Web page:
OLYMPIA - Attorney General Rob McKenna today filed suit against a Canadian seafood supplier and its officers for allegedly conspiring with a convicted poacher to steal more than 65 tons of geoduck from South Puget Sound.
The civil lawsuit, filed today in Thurston County Superior Court under the state's Criminal Profiteering Act, seeks millions of dollars in damages and penalties from Clear Bay Fisheries, Inc., and two of Clear Bay's corporate officers, Jeffrey Stephen Albulet and Julian Ng.
"This case is not just about protecting our natural resources, its about protecting the public's interest in Puget Sound and its unique fishery resources," said McKenna. "We'll use all the tools we have available to ensure that those who would violate the laws we have in place to protect those valuable resources are held accountable."
According to the complaint, Clear Bay financed a major geoduck poaching ring conducted by Douglas Martin Tobin in southern Puget Sound during 2000 and 2001. It also alleges the company provided a market for Tobin's illegal catch, purchasing more than 130,000 pounds of stolen geoduck with an estimated retail value of more than $1.5 million. Tobin is currently serving 14 years in prison for theft of geoduck, trafficking in poached shellfish and other crimes.
The lawsuit seeks damages for lost resources, civil penalties and forfeiture of the 42-foot fishing vessel "Typhoon," used in Tobin's poaching operation. It also seeks a restraining order permanently preventing the defendants from participating in the shellfish industry in Washington State.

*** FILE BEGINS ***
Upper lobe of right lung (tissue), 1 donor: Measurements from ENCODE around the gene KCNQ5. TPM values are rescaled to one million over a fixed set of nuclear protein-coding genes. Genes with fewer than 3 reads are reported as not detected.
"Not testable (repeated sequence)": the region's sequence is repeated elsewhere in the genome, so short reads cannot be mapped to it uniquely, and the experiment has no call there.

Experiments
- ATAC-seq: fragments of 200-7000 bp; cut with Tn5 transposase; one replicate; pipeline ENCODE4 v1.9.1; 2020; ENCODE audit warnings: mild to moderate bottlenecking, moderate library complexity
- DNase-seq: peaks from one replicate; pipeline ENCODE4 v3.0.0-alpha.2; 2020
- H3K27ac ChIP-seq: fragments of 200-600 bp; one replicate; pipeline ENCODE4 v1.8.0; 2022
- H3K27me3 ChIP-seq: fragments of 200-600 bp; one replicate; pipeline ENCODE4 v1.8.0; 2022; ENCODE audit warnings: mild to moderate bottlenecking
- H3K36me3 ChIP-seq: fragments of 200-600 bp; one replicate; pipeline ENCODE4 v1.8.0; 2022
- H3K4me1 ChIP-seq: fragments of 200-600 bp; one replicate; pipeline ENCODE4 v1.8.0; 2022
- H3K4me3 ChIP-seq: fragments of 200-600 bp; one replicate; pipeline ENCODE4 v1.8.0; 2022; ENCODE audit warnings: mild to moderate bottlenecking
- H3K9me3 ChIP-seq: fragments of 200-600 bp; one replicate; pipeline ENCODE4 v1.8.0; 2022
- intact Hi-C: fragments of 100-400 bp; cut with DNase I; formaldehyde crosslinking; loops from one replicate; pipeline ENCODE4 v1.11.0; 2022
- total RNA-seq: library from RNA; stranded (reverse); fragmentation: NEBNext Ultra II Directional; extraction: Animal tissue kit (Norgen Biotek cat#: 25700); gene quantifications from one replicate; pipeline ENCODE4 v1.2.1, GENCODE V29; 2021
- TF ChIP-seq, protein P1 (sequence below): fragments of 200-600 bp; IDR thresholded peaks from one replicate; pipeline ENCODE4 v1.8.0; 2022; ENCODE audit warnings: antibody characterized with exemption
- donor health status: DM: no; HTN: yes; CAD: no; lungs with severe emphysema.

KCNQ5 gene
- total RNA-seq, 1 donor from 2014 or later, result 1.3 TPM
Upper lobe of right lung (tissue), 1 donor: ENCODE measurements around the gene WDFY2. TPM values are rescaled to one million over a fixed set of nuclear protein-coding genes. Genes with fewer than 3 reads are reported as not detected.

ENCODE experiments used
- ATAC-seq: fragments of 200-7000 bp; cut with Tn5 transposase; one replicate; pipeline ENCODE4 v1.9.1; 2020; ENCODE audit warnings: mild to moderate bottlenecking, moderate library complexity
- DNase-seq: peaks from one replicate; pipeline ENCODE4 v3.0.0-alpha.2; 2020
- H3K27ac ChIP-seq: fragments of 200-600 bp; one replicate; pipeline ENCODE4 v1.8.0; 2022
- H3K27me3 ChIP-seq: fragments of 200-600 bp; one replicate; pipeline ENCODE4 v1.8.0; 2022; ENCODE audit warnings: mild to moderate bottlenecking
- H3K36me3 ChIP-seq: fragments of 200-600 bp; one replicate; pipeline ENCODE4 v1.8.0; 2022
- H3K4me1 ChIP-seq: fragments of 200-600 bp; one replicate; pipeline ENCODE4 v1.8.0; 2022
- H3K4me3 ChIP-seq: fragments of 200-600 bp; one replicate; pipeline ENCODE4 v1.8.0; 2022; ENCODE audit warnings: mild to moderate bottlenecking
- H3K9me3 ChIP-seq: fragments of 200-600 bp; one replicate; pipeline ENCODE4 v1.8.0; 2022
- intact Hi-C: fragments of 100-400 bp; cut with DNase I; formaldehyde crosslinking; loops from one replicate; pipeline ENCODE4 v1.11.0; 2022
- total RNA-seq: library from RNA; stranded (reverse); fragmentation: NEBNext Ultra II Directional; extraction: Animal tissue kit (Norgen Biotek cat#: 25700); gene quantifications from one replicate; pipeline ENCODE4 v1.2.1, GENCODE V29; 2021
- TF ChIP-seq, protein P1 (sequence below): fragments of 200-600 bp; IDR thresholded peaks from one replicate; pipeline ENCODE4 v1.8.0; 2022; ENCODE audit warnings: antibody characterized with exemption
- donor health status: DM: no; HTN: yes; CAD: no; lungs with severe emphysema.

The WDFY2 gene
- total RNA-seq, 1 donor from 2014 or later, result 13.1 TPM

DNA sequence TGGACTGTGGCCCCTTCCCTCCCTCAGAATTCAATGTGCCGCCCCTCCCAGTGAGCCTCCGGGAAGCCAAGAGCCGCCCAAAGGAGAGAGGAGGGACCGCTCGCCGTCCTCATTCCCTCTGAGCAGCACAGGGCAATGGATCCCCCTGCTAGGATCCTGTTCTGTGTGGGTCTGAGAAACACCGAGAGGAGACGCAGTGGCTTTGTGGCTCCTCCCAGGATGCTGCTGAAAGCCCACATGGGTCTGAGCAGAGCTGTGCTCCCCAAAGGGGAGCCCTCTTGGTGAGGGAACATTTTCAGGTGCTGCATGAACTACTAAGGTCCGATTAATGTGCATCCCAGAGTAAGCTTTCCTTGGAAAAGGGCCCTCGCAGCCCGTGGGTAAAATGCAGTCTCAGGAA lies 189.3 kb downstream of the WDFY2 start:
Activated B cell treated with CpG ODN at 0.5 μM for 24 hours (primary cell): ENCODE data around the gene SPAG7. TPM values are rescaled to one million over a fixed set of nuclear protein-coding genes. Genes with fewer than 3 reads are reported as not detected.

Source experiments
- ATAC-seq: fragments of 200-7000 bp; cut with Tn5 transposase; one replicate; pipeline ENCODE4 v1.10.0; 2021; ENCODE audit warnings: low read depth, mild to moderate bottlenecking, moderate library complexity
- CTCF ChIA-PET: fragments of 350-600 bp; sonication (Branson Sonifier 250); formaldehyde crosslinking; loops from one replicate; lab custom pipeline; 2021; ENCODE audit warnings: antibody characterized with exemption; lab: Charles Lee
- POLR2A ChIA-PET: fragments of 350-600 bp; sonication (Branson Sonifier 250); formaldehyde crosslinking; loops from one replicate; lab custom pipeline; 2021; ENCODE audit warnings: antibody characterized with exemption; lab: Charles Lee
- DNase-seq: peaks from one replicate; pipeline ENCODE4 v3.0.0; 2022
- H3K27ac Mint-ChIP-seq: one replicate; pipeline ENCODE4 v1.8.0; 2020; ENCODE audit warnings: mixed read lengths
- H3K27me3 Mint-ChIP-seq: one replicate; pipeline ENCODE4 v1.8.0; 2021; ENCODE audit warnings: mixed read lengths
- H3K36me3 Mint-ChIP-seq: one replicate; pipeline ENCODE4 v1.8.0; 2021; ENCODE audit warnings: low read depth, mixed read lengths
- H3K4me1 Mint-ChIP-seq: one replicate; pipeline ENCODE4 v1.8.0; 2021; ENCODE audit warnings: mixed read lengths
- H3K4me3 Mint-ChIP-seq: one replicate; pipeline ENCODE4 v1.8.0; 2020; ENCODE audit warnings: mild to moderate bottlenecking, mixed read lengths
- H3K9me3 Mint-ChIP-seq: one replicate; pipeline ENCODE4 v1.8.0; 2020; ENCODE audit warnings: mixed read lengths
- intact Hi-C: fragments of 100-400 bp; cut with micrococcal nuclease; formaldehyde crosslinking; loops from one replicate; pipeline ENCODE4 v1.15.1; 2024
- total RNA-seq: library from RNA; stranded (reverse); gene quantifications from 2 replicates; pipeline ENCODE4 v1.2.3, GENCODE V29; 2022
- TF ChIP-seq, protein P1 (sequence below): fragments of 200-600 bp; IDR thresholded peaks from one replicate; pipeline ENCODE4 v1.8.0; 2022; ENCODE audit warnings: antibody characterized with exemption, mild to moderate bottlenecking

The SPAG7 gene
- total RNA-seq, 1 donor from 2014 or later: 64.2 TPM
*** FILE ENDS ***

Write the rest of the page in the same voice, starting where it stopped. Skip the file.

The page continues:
McKenna said he filed the complaint at the request of the Washington State Departments of Fish and Wildlife (WDFW) and Natural Resources (DNR), which together with Washington treaty tribes, manage and monitor the $18 million-per-year commercial geoduck fishery in Washington State.
"Our enforcement detectives documented 155 sales of poached geoduck by Tobin to Clear Bay Fisheries between Jan. 1, 2000 and Nov. 6, 2001," said WDFW Director Jeff Koenings. Using witnesses and documented evidence, the department continued to build its case against Clear Bay and corporate officers Albulet and Ng for several months after Tobin was sentenced, Koenings said.
"Our department greatly appreciates Attorney General McKenna's willingness to seek damages against a company we believe to be a partner in the overall conspiracy with Doug Tobin," Koenings said. "This investigation was a major undertaking, but it will have been well worthwhile if it sends a message that poachers - and the companies that buy stolen resources - won't be tolerated in Washington State."
"Our DNR staff and State Fish and Wildlife have partnered with the tribes to manage a healthy geoduck fishery -" said Commissioner of Public Lands Doug Sutherland "- a fishery that provides funding to protect fish and aquatic wildlife, to clean up contamination, build public access projects and so much more. I thank Attorney General McKenna for energetically pursuing this illegal operation and sending a strong message to others who might consider theft of these public resources that do so much for the state."